AI21 Labs Releases Jurassic-2, its New Large Language Model
AI21 Labs, an Israeli generative AI company, today announced its latest large language model (LLM), called Jurassic-2. Up till now, the base model of AI21 Labs has been Jurassic-1, the largest version of which has 178 billion parameters. That made it among the largest LLMs on the market — slightly bigger than OpenAI’s 175B parameter GPT-3 davinci model.
However, when I spoke this week to AI21 Labs co-founder and co-CEO, Ori Goshen, he was reluctant to tell me how large Jurassic-2 is.
LLM size “plays a factor, but it’s not the only factor,” said Goshen. “So we’ve stopped referring to the size, because it can be misleading about the actual performance of the model.”
In its press release, AI21 Labs claims that “Jurassic-2 offers a more advanced baseline model, making it one of the most advanced large language models available on the market.” But this doesn’t tell us much, because every generative AI company claims it has the best models — certainly Cohere told me that when I interviewed them. So I asked Goshen how AI21’s models differ from the likes of OpenAI, Cohere and Anthropic?
“I think we’re heading toward different directions,” he replied. AI21 is focusing on “reading and writing related use cases,” he said, so it isn’t concerned with using generative AI in coding or indeed any other conversational use case.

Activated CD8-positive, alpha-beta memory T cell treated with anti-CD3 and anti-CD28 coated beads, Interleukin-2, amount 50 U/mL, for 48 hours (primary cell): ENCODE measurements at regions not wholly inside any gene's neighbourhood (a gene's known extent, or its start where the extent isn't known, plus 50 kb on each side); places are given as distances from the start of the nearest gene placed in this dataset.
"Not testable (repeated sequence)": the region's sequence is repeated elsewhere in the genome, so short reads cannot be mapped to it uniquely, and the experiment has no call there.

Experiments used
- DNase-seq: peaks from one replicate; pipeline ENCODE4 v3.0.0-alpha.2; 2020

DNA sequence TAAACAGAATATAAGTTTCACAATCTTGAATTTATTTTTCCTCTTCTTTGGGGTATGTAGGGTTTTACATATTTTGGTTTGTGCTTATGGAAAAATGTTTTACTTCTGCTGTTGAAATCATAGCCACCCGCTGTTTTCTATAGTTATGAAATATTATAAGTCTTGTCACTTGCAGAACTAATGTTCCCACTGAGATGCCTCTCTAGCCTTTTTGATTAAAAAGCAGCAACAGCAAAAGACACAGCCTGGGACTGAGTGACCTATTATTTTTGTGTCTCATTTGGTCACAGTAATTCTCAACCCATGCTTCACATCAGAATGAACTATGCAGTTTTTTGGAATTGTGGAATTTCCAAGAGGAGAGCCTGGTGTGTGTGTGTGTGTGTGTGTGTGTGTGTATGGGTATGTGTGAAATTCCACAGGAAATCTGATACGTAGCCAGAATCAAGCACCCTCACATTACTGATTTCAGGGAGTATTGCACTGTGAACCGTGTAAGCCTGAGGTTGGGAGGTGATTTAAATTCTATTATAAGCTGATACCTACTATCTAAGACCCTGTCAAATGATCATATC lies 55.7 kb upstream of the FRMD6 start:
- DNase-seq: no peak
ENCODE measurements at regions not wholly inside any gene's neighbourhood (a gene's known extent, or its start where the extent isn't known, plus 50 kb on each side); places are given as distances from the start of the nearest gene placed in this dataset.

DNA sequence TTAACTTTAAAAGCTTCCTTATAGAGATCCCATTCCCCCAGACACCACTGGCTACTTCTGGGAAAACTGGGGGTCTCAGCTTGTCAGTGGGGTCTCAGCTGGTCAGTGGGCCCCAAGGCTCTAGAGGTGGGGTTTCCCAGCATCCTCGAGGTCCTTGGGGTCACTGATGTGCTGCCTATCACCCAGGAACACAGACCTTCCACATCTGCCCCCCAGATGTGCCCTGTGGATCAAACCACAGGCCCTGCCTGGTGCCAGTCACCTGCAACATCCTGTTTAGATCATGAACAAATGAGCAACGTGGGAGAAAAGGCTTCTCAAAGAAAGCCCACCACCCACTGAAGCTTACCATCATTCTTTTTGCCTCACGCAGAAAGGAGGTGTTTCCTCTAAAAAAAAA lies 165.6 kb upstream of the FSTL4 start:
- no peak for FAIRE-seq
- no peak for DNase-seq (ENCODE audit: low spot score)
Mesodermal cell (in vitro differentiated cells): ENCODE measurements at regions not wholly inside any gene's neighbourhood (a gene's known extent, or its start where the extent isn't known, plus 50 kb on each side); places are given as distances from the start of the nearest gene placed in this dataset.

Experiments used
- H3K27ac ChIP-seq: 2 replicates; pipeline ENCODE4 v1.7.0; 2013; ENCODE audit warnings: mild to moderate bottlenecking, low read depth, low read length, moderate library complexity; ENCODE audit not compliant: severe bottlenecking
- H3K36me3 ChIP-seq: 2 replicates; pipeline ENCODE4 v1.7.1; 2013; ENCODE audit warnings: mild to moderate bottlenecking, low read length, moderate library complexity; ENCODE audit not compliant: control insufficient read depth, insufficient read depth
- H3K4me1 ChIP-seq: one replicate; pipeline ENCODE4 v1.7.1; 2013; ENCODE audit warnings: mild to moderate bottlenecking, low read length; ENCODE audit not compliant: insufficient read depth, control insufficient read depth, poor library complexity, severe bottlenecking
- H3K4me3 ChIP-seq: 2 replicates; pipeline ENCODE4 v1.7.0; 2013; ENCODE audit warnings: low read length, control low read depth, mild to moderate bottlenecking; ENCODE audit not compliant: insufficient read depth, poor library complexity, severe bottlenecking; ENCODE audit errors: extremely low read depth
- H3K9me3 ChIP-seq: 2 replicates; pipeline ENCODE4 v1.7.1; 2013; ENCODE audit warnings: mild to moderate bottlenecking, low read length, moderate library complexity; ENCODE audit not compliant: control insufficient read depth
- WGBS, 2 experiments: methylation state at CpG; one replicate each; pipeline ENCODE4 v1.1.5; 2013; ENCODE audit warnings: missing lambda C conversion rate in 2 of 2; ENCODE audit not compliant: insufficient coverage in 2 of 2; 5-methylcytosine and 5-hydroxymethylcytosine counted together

Also, he noted that LLMs — amazing though they currently are — have so far been prone to mistakes and a kind of brittleness when used by the public. To try and solve this, AI21 has added software modules to “augment and complement it [the LLM] with an additional approach that compensates for the lack of reliability and explainability.”
I asked what he meant by this — does AI21 have special algorithms it uses to further process LLM output?
“So, there’s a lot of algorithmic work and there’s a lot that will be published in the coming months about the complementary approach,” he replied. He pointed me to a paper that was released in May of last year, entitled “MRKL Systems.” The acronym MRKL stands for “Modular Reasoning, Knowledge and Language” and is a system that combines one or more LLMs with “external knowledge sources as well as symbolic reasoning experts that can handle tasks that lie beyond the reach of neural models.”
As Goshen explains it, MRKL (pronounced “miracle”) “proposes an architecture called the ‘neuro-symbolic architecture,’ where the language model offloads some of the tasks to modules that are specialized to conduct a specific task.” He gave an example of arithmetic, which can be more efficiently calculated by a special software module — rather than having an LLM essentially “predict” the answer based on statistical probabilities.
Goshen thinks adding these modules is how you “compensate for the brittleness of the pure language models.”
Jurassic-2, which is being released today, is AI21’s latest base model, but Goshen said the company will also “build more neuro-symbolic capabilities on top of it.”
I should also note that, like Cohere, AI21 doesn’t own the hardware it uses to run its LLMs. “We have a very close relationship with both AWS and Google Cloud,” said Goshen, “but we also built our platform in an agnostic way.”
How Developers Can Use Jurassic-2